Sexual Violence Prevention
Sexual violence is a serious public health problem that affects millions of women and men. In the United States, 1 in 3 women and 1 in 6 men have experienced sexual violence involving physical contact at some point in their lives. Statistics underestimate the problem because many victims do not tell the police, family, or friends about the violence.
CDC’s goal is to stop sexual violence before it begins.
Understanding Sexual Violence
Sexual violence is any sexual activity where consent is not freely given. This includes completed or attempted sex acts that are against the victim’s will or involve a victim who is unable to consent through use of force or alcohol/drug facilitation.
Other forms of sexual violence are:
- Non-physically pressured unwanted sex
- Unwanted sexual contact (intentional sexual touching), or
- Non-contact, unwanted sexual experiences (such as verbal sexual harassment)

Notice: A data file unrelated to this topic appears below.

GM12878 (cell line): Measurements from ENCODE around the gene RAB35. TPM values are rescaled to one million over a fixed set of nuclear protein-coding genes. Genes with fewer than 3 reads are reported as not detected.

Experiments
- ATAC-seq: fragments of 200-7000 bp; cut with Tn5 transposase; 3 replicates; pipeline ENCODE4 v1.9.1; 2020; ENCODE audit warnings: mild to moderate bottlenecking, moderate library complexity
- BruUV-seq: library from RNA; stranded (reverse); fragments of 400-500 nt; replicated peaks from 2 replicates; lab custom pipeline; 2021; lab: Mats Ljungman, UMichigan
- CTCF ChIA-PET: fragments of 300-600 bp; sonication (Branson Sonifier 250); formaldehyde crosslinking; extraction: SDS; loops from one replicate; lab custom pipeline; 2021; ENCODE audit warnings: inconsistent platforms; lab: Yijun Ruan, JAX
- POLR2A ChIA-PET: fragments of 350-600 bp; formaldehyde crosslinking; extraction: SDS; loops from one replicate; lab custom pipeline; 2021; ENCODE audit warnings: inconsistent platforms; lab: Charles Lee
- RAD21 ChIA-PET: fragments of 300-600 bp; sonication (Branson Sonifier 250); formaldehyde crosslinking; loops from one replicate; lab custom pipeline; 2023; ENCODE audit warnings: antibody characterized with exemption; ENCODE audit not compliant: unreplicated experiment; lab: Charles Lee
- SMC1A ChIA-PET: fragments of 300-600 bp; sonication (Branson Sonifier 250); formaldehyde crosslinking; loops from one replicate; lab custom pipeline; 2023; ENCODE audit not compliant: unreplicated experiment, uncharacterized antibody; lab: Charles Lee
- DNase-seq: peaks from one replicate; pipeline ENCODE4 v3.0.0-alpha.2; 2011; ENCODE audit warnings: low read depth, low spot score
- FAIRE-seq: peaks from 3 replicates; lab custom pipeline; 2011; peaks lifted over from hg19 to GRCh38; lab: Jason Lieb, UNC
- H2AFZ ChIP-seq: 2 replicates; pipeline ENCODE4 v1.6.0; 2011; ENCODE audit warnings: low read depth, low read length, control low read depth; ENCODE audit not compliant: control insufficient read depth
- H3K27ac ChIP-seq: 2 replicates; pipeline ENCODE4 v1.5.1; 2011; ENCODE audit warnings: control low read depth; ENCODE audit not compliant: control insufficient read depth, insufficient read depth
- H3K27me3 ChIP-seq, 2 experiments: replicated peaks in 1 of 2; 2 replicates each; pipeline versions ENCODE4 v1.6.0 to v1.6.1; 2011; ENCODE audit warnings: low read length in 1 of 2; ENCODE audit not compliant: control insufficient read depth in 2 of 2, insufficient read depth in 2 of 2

Please see our Sexual Violence Definitions webpage for more detailed information about the sexual violence types and their definitions.
Sexual violence can be committed by anyone:
- A current or former intimate partner
- A family member
- A person in position of power or trust
- A friend or acquaintance
- A stranger, or someone known only by sight
Sexual violence impacts health in many ways and can lead to long-term physical and mental health problems. For example, victims may experience chronic pain, headaches, and sexually transmitted diseases. They are often fearful or anxious and may have problems trusting others. Anger and stress can lead to eating disorders, depression, and even suicidal thoughts.
If you are or someone you know is a victim of sexual violence:
- Contact the Rape, Abuse, and Incest National Network (RAINN) hotline at 1-800-656-HOPE. Help is free, confidential, and available 24/7. Get information at RAINN.
- Contact your local emergency services at 9-1-1.
CDC’s Technical Package to Prevent Sexual Violence
Sexual Violence can be prevented. CDC’s technical package, STOP SV: A Technical Package to Prevent Sexual Violence, can help states and communities prevent sexual violence. A technical package is a collection of strategies that represent the best available evidence to prevent or reduce public health problems such as violence. STOP SV is a resource to guide and inform decision making about prevention in communities and states.